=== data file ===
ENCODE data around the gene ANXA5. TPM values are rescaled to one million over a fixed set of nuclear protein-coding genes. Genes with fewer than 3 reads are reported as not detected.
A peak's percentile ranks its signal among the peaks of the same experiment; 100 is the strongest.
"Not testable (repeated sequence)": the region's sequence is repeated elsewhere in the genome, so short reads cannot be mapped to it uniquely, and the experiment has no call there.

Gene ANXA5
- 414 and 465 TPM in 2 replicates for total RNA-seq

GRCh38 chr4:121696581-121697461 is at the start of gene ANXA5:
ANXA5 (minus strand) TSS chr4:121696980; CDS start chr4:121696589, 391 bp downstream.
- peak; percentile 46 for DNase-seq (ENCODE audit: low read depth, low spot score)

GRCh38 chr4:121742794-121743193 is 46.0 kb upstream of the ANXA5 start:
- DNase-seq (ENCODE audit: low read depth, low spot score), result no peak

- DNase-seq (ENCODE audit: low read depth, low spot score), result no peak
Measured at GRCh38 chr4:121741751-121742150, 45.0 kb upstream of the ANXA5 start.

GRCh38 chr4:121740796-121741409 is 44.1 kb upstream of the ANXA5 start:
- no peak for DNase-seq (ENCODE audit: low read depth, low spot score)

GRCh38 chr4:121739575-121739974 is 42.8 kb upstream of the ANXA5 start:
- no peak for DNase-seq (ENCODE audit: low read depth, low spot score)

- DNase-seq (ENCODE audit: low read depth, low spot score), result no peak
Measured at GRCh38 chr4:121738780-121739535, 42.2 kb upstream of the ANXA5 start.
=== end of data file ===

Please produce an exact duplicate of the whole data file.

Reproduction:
ENCODE data around the gene ANXA5. TPM values are rescaled to one million over a fixed set of nuclear protein-coding genes. Genes with fewer than 3 reads are reported as not detected.
A peak's percentile ranks its signal among the peaks of the same experiment; 100 is the strongest.
"Not testable (repeated sequence)": the region's sequence is repeated elsewhere in the genome, so short reads cannot be mapped to it uniquely, and the experiment has no call there.

Gene ANXA5
- 414 and 465 TPM in 2 replicates for total RNA-seq

GRCh38 chr4:121696581-121697461 is at the start of gene ANXA5:
ANXA5 (minus strand) TSS chr4:121696980; CDS start chr4:121696589, 391 bp downstream.
- peak; percentile 46 for DNase-seq (ENCODE audit: low read depth, low spot score)

GRCh38 chr4:121742794-121743193 is 46.0 kb upstream of the ANXA5 start:
- DNase-seq (ENCODE audit: low read depth, low spot score), result no peak

- DNase-seq (ENCODE audit: low read depth, low spot score), result no peak
Measured at GRCh38 chr4:121741751-121742150, 45.0 kb upstream of the ANXA5 start.

GRCh38 chr4:121740796-121741409 is 44.1 kb upstream of the ANXA5 start:
- no peak for DNase-seq (ENCODE audit: low read depth, low spot score)

GRCh38 chr4:121739575-121739974 is 42.8 kb upstream of the ANXA5 start:
- no peak for DNase-seq (ENCODE audit: low read depth, low spot score)

- DNase-seq (ENCODE audit: low read depth, low spot score), result no peak
Measured at GRCh38 chr4:121738780-121739535, 42.2 kb upstream of the ANXA5 start.